On Wednesday, the day before Dell Computer announced its latest quarterly results, I was at the companys Round Rock, Texas, headquarters for a series of technology briefings when Michael himself stopped by. Having interviewed the companys namesake several times over the years, by now I think Im getting pretty good at judging the health of the company by the founders mood during an interview. If I was stock smarter and ethics free I might have thrown a few bucks toward Dell shares in the stock market, for the Dell mood meter was as firmly planted in the "feeling good" zone as Ive seen.
And the reasons for those good feelings were born out the next day. As Jeff Burt reports, Dell showed a strong fiscal showing especially against the general economic gloom. Dell ended a strong fiscal year with a fourth quarter that saw income, revenue and shipments all jump at least 21 percent.
For the quarter ended Jan. 31, the computer maker earned $603 million—a 32 percent increase over the same period last year—on more than $9.7 billion in revenue. That represented a 21 percent increase over the $8.06 billion in revenue during the fourth quarter last year.
And there are other reasons for that good feeling despite widespread misgivings about the health of the PC market, an economy that resembles the 90-pound weakling in the old Charles Atlas ads and a new use for duct tape (having it on hand in case of a terrorist dirty bomb attack) that is most simply put: depressing.
The computer industry has been Delled. A big chunk of the network business is due to be Delled, as is storage, maybe printers and possibly services. While it is no mean feat to have a business process named in your honor (even if it is just by us writers), being able to take that process beyond the original confines into other industry segments may be a singular achievement. It would be a bit like McDonalds taking its one-food-fits-all philosophy into the auto industry. More about what it means to get Delled later, but first the Michael mood-o-meter.
Just down the street from Dells headquarters is the local sprawling mall containing the obligatory Wal-Mart.
"Michael," I asked, "have you ever gone to the Wal-Mart to check out those cheap Lindows systems?"
"Ive been to the Wal-Mart, but Ive never checked out the Lindows systems," he said. He doubted that anyone save a few consumers—but no corporate customers—would find the low-price boxes to be anything but a headache once they tried to set up and run the systems. For now Id put his interest in the low-end Linux area at about the same bottom of the seabed level as his interest in Tablet PCs. Hes probably right on that one.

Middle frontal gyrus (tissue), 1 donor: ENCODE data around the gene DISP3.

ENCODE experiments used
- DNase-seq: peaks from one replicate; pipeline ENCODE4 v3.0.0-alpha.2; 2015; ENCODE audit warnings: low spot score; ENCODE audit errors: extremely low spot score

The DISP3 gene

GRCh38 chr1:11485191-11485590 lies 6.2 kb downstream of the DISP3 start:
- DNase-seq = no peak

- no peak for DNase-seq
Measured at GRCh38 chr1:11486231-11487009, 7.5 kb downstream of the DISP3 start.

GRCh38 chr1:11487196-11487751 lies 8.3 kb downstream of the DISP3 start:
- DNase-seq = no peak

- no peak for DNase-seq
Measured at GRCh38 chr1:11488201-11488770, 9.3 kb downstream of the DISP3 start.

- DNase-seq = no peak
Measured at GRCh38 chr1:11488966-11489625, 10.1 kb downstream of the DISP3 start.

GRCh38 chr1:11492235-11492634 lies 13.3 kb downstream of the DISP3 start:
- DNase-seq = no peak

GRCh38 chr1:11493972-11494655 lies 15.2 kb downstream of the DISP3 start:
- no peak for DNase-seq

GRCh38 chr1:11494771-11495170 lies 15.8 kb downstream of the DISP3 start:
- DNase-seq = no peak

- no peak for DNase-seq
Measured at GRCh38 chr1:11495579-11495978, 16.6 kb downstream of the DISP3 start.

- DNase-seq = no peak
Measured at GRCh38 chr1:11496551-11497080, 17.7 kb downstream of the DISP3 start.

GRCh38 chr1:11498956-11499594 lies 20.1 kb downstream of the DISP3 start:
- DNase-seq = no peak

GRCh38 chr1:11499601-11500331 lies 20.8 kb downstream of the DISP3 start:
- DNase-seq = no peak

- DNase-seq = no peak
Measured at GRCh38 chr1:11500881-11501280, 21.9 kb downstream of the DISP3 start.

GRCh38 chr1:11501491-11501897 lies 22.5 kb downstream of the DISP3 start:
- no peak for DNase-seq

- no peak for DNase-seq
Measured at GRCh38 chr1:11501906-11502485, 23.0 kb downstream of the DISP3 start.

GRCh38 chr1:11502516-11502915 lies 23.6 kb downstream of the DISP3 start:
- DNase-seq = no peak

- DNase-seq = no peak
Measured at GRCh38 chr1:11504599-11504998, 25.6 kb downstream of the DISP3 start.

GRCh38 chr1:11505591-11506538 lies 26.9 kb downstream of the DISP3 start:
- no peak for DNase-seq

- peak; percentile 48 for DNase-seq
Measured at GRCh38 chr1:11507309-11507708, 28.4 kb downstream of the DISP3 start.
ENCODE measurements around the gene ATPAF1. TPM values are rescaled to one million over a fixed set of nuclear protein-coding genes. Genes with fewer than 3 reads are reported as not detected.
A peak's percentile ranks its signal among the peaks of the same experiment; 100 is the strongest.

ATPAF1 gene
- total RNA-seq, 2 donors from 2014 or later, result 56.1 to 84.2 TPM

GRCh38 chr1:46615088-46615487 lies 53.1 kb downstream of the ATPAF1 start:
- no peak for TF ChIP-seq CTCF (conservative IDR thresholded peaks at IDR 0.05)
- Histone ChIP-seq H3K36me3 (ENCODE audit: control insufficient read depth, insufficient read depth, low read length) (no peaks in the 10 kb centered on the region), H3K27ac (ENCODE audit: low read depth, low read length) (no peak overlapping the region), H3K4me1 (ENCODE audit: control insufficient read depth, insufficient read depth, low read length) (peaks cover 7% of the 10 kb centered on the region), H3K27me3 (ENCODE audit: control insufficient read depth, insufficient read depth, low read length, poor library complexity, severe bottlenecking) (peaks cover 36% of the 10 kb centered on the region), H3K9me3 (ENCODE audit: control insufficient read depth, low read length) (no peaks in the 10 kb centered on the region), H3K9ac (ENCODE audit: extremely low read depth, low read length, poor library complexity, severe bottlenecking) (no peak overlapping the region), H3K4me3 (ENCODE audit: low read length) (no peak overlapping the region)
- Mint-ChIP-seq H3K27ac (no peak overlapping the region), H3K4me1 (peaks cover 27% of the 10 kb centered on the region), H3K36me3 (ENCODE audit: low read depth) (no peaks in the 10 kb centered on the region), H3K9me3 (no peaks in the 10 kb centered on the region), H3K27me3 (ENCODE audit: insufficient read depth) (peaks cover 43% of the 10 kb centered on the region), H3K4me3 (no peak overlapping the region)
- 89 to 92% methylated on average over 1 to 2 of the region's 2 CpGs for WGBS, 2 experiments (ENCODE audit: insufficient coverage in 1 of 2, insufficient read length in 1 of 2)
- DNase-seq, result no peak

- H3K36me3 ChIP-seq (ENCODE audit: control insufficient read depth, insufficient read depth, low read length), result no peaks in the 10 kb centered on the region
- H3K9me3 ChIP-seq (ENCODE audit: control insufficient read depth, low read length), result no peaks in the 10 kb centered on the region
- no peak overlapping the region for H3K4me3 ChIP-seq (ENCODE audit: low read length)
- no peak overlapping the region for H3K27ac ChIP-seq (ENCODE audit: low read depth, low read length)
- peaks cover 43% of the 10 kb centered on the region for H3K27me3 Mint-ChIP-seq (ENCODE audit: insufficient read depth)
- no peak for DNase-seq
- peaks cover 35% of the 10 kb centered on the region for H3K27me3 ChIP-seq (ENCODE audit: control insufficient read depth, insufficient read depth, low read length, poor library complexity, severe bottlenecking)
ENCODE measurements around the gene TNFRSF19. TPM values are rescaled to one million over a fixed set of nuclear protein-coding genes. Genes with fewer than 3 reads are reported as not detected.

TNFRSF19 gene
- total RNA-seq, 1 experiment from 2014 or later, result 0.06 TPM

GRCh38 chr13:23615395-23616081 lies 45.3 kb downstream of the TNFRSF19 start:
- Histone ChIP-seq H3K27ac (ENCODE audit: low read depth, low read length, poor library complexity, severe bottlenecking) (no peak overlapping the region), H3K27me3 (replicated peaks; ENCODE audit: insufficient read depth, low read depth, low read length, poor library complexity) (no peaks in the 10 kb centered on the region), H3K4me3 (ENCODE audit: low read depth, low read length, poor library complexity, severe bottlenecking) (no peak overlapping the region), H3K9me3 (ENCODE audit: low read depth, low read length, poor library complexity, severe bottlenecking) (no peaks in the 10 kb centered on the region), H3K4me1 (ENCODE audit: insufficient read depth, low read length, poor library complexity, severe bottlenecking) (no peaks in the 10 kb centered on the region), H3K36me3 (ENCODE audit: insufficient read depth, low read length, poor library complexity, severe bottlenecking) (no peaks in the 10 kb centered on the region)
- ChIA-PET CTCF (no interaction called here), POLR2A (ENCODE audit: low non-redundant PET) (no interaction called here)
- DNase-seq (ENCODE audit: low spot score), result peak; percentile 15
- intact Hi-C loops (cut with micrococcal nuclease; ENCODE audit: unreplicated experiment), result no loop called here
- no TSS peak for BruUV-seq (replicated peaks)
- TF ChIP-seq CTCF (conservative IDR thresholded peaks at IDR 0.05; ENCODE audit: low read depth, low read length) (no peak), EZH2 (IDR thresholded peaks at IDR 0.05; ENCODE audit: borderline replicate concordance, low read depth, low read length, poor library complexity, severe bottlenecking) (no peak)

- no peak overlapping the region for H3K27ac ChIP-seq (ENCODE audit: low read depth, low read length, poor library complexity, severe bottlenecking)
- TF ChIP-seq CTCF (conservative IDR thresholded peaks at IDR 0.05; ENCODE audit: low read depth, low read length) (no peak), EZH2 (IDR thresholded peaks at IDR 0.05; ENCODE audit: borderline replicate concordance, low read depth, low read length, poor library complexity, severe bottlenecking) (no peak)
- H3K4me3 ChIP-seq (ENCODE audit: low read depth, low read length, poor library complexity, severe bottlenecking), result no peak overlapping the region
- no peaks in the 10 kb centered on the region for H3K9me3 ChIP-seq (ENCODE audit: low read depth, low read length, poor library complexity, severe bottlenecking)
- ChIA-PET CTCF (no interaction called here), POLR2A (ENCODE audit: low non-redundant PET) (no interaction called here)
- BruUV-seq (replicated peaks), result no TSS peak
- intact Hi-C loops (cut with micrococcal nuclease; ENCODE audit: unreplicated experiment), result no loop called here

Where the company hopes to do its most Delling using Linux is in the high-performance area, where as Dell contends, "Linux is the new Unix." The combination of industrial-strength Linux, Dell boxes and Intel chips is causing lots of problems for Sun Microsystems, which is at risk of seeing its best customers defect to the Dell model. The Dell/Intel/Linux (DIL?) model also doesnt leave much room at that high-end segment for the third member of the Dell trio—Microsoft. And ever since Microsofts "Scalability Day" event years ago, Microsoft has craved getting a solid chunk of the high-performance business.
Does Dells embrace of Linux make those breakfast meetings with Bill Gates resemble more a Texas standoff than a San Francisco lovefest? Michael danced around that one a bit, saying Dell works with Microsoft in many, many areas but is also determined to give its customers what they ask for. "Its all about competing." Id mark Dells capability to lead with products such as Linux for high-availability servers rather than just be seen as an assembler of Microsoft software and Intel chips as the point where the company really came into its own and Michael Dell took on an equal seating at the table with the likes of Gates, Oracles Larry Ellison and the remainder of the techno elite. It was that confidence that I thought was more in evidence than Id seen in the past, and the main reason I nudged the mood-o-meter up a couple of notches.
So, what does it mean for an industry to get Delled? First you need an industry led by vendors all offering proprietary products while at the same time extolling the benefits of standards. Of course, what they often mean by standards is their proprietary offerings turned into industry standards. When standards (either real or de facto) do get adopted, the market becomes one of great opportunity. But rather than take advantage of the opportunity, the older vendors get locked into protecting their installed base instead of taking on new business. The winners become those able to perfect the manufacturing process, provide service without adding costs to their business, and develop products that amplify—rather than depart from—the standards.
The networking business, storage and just about all of the computing industry are currently in that stage. That does not mean that Dell will be victorious in all those segments, and there is no reason that Dell could not be out-Delled itself, but it does define the turf where the battle will be fought. And its the reason why Michael Dell can feel confident about the future.
"Were doing well," Dell said when asked how the company is shaping up for 2003, adding, "Im confident we can outgrow the market at a very strong rate."
If hes right, the Delling of the technology industry will spread far beyond its current Round Rock confines.